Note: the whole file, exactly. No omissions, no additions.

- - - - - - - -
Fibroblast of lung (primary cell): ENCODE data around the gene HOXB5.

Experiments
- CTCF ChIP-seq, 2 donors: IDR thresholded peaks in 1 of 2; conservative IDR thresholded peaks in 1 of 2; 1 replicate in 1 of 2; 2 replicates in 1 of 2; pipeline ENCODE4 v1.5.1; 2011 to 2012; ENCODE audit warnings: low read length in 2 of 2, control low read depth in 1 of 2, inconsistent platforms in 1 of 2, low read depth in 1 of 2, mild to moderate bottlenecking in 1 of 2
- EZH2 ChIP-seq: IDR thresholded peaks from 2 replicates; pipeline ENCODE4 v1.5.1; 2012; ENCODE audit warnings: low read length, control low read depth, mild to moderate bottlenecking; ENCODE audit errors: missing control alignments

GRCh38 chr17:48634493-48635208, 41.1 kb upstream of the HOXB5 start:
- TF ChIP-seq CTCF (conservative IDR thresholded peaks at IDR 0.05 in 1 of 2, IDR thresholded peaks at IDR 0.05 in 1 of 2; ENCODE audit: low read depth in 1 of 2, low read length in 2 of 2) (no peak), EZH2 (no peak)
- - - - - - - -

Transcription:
Fibroblast of lung (primary cell): ENCODE data around the gene HOXB5.

Experiments
- CTCF ChIP-seq, 2 donors: IDR thresholded peaks in 1 of 2; conservative IDR thresholded peaks in 1 of 2; 1 replicate in 1 of 2; 2 replicates in 1 of 2; pipeline ENCODE4 v1.5.1; 2011 to 2012; ENCODE audit warnings: low read length in 2 of 2, control low read depth in 1 of 2, inconsistent platforms in 1 of 2, low read depth in 1 of 2, mild to moderate bottlenecking in 1 of 2
- EZH2 ChIP-seq: IDR thresholded peaks from 2 replicates; pipeline ENCODE4 v1.5.1; 2012; ENCODE audit warnings: low read length, control low read depth, mild to moderate bottlenecking; ENCODE audit errors: missing control alignments

GRCh38 chr17:48634493-48635208, 41.1 kb upstream of the HOXB5 start:
- TF ChIP-seq CTCF (conservative IDR thresholded peaks at IDR 0.05 in 1 of 2, IDR thresholded peaks at IDR 0.05 in 1 of 2; ENCODE audit: low read depth in 1 of 2, low read length in 2 of 2) (no peak), EZH2 (no peak)